Monday, November 4, 2013

Student Academic Workers Strive to Bring Many Voices When Bargaining with UC Managers

University of California student academic workers from around the state who serve as union negotiators gathered at UC Santa Cruz to meet with UC managers during the second day of the northern California bargaining session on October 22. To bring more voices to the process, a rally at Quarry Plaza was held where speakers were heard, which was followed by a march to the Humanities 1 building. When the large group of mostly graduate students reached the bargaining location, which was on the first floor of the building, managers were hiding on the fourth floor. They kept the crowd waiting for a short period, but did eventually come out after the group sang a round of Melissa Etheridge's "Come to My Window." Management would eventually listen to testimonials from student workers and supporters who lined up to voice their concerns.

Student worker demands revolve around wages, student families, the quality of education, and social justice issues. They are members of UAW Local 2865, the union that represents more than 12,000 Academic Student Employees, readers, tutors, TAs, and others at the nine teaching campuses of the University of California. The Union gives them the power to bargain with UC management over salary, benefits, workload, grievance procedures, fair hiring processes, and other issues.

University of California teaching assistants are paid about $16,970 per academic year, which they say is $3000 to $5000 less than comparable institutions. UC student workers want to be paid a living wage, and they say the UC system's offer of 1.5% per year for three years will more than likely not keep up with inflation. They say that in reality it will be a pay cut for them.

Health care is also at issue, which student workers say is unaffordable for teaching assistants with children. The union is demanding that the University of California provide affordable health care and improve the child care subsidy.

Additionally, student workers say that due to increasing class sizes, the UC is overworking TAs, which has negatively impacted the quality of education for undergraduates.

Much to the chagrin of UC management, student workers have also included social justice demands in their contract negotiations. All-gender bathrooms, rights for undocumented students, mental health accommodations, and improved benefits for student families are all issues student academic workers want addressed during bargaining.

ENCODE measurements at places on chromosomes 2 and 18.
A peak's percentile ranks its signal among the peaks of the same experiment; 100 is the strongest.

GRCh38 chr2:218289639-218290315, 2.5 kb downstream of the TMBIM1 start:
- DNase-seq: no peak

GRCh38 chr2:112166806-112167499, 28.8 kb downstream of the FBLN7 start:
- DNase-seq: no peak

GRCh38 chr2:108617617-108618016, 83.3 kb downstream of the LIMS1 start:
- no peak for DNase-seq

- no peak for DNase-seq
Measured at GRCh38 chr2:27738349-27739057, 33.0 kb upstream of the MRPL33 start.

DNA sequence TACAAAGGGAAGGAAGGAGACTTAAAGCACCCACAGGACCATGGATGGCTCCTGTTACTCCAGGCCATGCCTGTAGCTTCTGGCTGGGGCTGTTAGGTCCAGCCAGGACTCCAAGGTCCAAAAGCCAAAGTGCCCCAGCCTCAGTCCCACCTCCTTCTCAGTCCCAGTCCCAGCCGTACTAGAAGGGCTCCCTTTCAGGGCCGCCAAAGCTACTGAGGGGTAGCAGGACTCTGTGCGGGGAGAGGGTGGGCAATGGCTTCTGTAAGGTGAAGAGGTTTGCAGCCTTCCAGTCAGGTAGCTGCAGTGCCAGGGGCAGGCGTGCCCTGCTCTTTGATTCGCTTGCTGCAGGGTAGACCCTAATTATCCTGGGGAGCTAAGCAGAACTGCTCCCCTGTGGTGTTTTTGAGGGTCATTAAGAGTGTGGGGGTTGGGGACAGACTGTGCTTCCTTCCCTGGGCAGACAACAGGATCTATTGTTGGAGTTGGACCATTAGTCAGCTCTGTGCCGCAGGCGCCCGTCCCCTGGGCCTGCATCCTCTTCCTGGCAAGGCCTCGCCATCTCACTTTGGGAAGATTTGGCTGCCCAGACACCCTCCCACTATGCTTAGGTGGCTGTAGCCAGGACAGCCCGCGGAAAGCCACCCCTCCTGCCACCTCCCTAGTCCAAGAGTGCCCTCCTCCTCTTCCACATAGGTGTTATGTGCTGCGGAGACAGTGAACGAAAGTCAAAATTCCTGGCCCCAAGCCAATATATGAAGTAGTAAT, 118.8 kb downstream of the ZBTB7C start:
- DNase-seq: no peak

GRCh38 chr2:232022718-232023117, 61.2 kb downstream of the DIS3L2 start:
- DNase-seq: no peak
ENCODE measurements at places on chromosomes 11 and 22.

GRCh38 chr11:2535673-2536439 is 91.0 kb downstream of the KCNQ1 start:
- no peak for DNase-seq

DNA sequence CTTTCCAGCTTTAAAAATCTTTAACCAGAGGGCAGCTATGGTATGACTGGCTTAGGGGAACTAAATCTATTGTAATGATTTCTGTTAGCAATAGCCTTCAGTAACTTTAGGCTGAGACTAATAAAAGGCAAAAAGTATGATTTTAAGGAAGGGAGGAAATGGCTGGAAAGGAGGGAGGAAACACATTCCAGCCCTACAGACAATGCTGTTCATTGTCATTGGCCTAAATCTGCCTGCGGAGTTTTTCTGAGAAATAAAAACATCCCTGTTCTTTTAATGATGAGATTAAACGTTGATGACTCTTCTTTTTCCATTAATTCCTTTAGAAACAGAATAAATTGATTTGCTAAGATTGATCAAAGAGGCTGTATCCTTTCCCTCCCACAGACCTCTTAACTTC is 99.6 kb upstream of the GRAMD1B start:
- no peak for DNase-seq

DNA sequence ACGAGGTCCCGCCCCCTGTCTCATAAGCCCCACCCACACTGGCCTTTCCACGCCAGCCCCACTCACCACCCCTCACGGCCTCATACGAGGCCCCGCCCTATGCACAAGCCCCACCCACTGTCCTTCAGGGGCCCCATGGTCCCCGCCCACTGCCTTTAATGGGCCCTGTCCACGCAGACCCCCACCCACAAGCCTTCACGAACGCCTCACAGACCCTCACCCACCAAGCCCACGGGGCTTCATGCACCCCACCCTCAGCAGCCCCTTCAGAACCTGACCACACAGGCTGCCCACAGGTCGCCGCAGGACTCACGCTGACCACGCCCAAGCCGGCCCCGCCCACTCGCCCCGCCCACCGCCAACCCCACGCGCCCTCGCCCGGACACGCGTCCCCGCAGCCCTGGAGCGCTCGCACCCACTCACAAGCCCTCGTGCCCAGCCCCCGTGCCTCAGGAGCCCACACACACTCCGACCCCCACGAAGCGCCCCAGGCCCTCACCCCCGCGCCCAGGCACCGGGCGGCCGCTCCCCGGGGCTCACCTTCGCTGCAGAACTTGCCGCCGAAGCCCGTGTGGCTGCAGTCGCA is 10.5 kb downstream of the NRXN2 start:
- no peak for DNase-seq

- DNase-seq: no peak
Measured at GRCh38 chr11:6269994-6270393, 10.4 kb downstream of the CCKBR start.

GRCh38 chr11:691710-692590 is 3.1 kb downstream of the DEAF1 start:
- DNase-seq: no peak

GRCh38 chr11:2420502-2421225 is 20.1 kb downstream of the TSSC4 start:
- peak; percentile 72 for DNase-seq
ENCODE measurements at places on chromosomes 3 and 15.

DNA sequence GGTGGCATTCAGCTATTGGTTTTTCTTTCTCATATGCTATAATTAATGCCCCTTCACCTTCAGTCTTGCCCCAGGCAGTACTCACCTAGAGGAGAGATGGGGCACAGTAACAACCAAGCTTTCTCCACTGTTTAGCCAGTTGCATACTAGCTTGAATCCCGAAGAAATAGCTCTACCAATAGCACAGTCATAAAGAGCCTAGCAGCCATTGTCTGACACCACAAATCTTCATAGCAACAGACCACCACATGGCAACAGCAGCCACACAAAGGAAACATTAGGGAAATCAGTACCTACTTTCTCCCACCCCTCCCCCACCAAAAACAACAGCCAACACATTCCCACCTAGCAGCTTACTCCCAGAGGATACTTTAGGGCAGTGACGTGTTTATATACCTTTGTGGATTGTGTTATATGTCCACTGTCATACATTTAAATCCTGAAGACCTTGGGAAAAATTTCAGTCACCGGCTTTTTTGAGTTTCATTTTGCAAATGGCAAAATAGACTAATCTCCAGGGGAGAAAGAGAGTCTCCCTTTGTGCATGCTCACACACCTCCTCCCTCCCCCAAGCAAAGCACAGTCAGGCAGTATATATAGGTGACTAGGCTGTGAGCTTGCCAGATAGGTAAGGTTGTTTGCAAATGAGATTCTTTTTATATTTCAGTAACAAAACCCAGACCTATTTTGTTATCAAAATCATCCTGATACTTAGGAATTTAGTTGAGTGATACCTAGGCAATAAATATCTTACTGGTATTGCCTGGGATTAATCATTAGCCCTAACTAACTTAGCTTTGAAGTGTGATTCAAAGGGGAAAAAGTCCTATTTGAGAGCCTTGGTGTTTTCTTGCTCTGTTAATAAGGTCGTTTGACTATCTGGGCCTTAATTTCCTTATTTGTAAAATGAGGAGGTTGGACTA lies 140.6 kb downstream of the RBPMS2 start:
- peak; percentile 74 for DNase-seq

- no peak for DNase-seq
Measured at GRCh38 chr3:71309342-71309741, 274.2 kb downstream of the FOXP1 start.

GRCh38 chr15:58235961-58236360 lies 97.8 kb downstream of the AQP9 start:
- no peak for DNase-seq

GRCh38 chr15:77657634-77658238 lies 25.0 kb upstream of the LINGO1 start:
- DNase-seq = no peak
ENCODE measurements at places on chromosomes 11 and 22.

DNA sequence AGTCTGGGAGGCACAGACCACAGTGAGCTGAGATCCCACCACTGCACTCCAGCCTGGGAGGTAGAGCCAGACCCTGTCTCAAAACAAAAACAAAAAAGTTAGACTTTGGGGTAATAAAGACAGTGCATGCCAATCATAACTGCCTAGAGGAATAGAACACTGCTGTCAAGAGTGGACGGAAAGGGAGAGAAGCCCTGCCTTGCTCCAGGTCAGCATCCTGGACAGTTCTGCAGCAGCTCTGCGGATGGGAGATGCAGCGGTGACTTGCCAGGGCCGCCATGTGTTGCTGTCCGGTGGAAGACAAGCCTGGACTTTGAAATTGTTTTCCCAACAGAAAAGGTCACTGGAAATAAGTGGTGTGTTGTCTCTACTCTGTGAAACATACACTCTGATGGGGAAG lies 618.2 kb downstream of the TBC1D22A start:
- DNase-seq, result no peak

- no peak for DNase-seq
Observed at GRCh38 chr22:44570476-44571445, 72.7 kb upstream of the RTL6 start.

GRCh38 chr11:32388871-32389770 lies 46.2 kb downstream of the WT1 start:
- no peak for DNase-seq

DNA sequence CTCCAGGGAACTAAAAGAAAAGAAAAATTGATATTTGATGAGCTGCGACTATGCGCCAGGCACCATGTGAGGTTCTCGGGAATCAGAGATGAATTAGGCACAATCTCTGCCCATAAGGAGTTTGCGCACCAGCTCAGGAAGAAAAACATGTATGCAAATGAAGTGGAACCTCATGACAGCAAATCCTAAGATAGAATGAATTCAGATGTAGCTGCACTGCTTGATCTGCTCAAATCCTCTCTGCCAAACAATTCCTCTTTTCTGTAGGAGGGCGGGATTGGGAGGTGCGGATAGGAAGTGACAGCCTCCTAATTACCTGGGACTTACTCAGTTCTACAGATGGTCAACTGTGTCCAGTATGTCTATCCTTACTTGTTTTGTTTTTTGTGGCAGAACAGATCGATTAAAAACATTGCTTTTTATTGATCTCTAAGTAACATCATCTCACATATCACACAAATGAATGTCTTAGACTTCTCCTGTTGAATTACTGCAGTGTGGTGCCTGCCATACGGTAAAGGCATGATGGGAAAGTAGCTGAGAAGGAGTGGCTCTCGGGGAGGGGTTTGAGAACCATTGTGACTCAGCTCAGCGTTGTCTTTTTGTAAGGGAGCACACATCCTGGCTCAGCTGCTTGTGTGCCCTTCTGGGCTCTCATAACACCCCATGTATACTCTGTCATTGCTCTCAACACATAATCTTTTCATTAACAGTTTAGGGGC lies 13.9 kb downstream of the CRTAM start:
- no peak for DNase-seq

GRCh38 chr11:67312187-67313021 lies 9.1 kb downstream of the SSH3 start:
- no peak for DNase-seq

The student academic workers union strives to create a process of open bargaining where members are invited to all meetings with UC management. This was especially evident when the large group marched to the humanities building on October 22.

Care was taken to approach the area quietly so as not to intimidate management. Organizers were hoping managers would listen to what individuals had to say, and asked the group not to get loud unless management refused to come down or took too long.

Workers held signs displaying messages such as, "I demand rights for undocumented students," "I demand fee remission for international students," "I demand affordable housing," "I demand a higher wage," "I demand smaller class size," "I demand quality affordable health care," "I demand child care and health care for dependents," and "I demand free leave of absence."

In the past, the union says they have won full fee remission (it had been ~66%, they say), higher wages, health care, and child care reimbursement through the bargaining process.

After the October 21-22 bargaining session, the union reported on their website that three issues central to their membership were negotiated at UC Santa Cruz: Quality of Education: Class Size and Compensation; Student-Family Support; and Non-Discrimination in Access to the Workplace.

The student workers' contract has been extended until November 5, but it may expire after that date, which means that their “no-strike clause” may no longer be in effect. As a result, the union membership will be voting this coming week on whether or not to grant union representatives the authority to initiate a strike if need be.

Quarry Plaza

Humanities 1 building

Entering the bargaining location

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